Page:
Tag Archive | "traffic cameras"

Big Brother Is Coming!

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Local media reports indicate that Morris Township is moving closer to becoming Morris County’s first municipality to install red light cameras.  These cameras, already in use by other municipalities in New Jersey and other states, enable ticketing of motorists who run these red lights.  Owners of vehicles captured by these cameras receive a summons by mail with a hefty fine attached.  It is unclear what defense might be advanced for such a violation.


In George Orwell’s classic novel, “1984,” Big Brother, an icon of the ruling totalitarian regime, “watches” a subjugated populace via its television screens.  Since motorists on public streets should have no expectation of privacy, red light cameras clearly do not intrude upon any motorists rights.  Likewise, were a police officer a witness to a moving violation at an intersection, he or she could certainly ticket the violator.  Nonetheless, the presence of technology that enables the government to identify and enforce every single motor vehicle intersection infraction seems a little too “Orwellian” to this writer.


If the use of technology to enforce laws against motorists running red lights does not trouble you, how does the use of technology to enforce speed laws?  Most of us have seen those displays on roadsides (both temporary and permanent) apprizing motorists of the speeds of their vehicles.  Why not enforce speed limits using the same technology used to enforce intersection violations?


Perhaps, technology could be improved to identify not merely the vehicle involved in the violation but also its operator.  Then, in addition to a hefty fine, the violating motorist could be faced with points on his/her license, loss of license, and/or surcharges on auto insurance premiums!  Does the prospect of this type of enforcement disturb anyone other than me?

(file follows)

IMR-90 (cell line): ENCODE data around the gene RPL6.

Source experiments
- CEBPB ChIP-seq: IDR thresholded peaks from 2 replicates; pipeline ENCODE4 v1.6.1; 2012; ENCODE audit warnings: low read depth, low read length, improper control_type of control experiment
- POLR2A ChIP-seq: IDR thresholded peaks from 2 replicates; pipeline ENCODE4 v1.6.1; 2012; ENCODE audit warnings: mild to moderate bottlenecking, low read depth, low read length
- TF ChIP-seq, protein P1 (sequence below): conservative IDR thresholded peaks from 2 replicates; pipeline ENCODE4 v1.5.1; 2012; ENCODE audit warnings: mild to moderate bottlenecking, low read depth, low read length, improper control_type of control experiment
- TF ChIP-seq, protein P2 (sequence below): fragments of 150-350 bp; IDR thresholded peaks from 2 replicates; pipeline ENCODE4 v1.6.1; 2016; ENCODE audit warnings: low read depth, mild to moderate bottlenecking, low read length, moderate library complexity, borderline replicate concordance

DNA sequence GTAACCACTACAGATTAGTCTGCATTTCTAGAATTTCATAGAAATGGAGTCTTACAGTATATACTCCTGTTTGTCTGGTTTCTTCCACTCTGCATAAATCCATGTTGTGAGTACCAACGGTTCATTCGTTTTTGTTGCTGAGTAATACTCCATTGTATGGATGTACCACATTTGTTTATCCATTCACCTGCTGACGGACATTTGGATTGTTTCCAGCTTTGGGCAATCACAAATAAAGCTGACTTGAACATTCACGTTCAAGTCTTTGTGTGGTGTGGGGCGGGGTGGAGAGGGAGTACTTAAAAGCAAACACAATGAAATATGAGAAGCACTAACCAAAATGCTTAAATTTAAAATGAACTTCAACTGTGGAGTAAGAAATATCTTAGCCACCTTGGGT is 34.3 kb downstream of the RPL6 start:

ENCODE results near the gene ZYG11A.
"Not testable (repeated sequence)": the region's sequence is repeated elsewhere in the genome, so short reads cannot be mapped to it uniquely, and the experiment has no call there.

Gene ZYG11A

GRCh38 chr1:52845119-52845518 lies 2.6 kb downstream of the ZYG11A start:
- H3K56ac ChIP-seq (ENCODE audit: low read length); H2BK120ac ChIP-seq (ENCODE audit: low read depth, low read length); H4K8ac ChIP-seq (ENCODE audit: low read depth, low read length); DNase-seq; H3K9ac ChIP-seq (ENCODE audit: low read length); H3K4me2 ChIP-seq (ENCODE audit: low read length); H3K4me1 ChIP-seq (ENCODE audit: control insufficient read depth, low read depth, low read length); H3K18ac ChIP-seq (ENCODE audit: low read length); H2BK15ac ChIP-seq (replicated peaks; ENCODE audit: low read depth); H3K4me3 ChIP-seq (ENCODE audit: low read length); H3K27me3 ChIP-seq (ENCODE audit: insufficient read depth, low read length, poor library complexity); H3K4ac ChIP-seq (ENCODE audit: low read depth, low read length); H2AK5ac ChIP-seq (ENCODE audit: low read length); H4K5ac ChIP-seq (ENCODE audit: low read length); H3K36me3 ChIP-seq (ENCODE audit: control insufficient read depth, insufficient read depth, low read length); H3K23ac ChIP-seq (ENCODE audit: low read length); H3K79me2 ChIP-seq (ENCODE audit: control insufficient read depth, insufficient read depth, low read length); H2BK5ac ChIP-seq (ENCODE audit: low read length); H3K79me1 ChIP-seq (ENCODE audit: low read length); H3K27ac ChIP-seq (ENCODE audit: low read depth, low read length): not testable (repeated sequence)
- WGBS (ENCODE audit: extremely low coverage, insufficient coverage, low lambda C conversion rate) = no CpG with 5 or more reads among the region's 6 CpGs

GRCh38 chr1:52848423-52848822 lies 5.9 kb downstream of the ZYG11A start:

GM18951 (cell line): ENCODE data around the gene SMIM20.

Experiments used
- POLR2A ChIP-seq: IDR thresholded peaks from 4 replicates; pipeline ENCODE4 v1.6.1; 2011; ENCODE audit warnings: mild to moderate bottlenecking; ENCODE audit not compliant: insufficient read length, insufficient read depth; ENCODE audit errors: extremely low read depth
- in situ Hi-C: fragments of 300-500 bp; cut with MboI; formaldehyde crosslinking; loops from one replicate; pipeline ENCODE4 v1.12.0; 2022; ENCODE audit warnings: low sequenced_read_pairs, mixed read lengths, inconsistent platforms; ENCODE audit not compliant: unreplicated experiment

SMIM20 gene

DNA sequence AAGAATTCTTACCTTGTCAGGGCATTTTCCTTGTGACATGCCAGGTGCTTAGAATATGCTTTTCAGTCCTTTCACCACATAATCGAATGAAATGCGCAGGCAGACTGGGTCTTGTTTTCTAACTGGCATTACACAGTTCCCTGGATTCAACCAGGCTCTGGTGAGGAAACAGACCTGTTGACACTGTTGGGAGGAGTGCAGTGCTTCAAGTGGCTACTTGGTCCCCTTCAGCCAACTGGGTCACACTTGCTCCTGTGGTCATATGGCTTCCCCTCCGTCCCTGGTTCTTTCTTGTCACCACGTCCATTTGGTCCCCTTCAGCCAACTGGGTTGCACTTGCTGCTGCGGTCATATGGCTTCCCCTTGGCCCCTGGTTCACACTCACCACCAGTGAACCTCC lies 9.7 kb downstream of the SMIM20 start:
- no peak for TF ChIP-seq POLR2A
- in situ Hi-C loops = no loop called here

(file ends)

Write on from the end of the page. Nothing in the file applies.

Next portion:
There is something disconcerting about receiving notification after-the-fact that you, or more precisely, the vehicle you own has violated a motor vehicle law.  Now, I’m not endorsing lawlessness.  But, if the average motorist thinks about it and is honest with himself, he would likely admit to committing any number of motor vehicle violations each day, even if the violations were for driving 26 in a 25 mile-per-hour zone or slowly rolling through a stop sign at a desolate intersection.  Should we expand technology to discover and punish all of these infractions?


Liberty is won with great difficulty and lost with ease.  It is a slippery slope from permitting cameras at intersections to permitting government surveillance of all public venues and activities.  And, it is but a relatively small step from the bottom of that slippery slope to government surveillance of private venues:  the scenario depicted in “1984.”


Of course, there is always a valid reason for such monitoring.  In the case of red light cameras, the rationale is to reduce accidents and promote public safety.  Does generating revenue for the municipalities enter into this equation?  I think so, and the thought of our local governments squeezing every dollar out of an already financially-strapped populace actually makes me feel somewhat better about the proposition.  Better a local government whose purpose in spying on its citizens is greed, than one whose purpose is behavior and mind control.

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